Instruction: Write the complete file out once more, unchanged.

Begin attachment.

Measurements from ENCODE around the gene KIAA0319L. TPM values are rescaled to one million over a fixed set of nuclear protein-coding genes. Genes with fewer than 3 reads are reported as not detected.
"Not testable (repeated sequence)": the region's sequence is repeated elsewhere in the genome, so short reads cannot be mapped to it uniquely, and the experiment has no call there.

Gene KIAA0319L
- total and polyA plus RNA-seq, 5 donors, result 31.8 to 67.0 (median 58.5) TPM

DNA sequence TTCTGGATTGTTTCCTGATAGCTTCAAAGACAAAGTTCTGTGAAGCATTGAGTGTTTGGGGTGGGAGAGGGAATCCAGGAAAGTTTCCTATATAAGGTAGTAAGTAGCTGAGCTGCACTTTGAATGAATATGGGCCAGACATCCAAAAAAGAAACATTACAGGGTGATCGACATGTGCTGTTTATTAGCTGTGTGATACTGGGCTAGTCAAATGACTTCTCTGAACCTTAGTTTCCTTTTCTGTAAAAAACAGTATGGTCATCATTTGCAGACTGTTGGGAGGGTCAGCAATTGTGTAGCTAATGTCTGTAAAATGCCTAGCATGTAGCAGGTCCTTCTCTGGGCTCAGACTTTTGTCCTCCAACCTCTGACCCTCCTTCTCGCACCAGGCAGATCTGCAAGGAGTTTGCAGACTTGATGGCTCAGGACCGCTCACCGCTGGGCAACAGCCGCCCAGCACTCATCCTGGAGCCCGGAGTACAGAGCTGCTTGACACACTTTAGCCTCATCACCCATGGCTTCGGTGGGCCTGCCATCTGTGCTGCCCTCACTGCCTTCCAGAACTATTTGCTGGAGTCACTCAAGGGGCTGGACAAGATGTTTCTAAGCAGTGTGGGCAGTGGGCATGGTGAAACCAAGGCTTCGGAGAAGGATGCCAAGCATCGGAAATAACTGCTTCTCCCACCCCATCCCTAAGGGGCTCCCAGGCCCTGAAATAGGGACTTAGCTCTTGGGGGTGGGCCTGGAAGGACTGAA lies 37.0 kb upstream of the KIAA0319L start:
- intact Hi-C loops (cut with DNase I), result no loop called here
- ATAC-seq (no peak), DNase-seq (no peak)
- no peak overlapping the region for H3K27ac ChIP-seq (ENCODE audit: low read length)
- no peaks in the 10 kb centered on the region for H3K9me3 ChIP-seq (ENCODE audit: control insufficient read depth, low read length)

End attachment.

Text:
Measurements from ENCODE around the gene KIAA0319L. TPM values are rescaled to one million over a fixed set of nuclear protein-coding genes. Genes with fewer than 3 reads are reported as not detected.
"Not testable (repeated sequence)": the region's sequence is repeated elsewhere in the genome, so short reads cannot be mapped to it uniquely, and the experiment has no call there.

Gene KIAA0319L
- total and polyA plus RNA-seq, 5 donors, result 31.8 to 67.0 (median 58.5) TPM

DNA sequence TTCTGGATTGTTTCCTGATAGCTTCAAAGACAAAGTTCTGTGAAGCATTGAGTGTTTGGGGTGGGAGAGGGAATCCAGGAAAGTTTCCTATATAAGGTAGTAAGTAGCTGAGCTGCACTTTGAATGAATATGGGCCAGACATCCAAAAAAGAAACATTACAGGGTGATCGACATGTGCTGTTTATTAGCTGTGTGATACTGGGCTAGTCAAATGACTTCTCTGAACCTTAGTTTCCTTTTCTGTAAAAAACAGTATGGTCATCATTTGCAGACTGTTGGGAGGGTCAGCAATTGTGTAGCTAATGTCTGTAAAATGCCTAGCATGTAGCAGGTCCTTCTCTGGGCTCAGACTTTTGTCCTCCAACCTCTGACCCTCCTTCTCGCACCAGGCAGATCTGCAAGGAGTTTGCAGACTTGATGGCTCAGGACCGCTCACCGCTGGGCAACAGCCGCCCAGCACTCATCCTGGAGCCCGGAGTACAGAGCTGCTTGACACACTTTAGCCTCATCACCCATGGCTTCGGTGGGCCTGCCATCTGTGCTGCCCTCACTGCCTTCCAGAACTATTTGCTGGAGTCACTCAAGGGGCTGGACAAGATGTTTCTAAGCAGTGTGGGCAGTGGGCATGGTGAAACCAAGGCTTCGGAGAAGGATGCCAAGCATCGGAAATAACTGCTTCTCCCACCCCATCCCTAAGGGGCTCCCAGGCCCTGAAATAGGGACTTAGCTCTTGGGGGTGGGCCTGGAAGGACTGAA lies 37.0 kb upstream of the KIAA0319L start:
- intact Hi-C loops (cut with DNase I), result no loop called here
- ATAC-seq (no peak), DNase-seq (no peak)
- no peak overlapping the region for H3K27ac ChIP-seq (ENCODE audit: low read length)
- no peaks in the 10 kb centered on the region for H3K9me3 ChIP-seq (ENCODE audit: control insufficient read depth, low read length)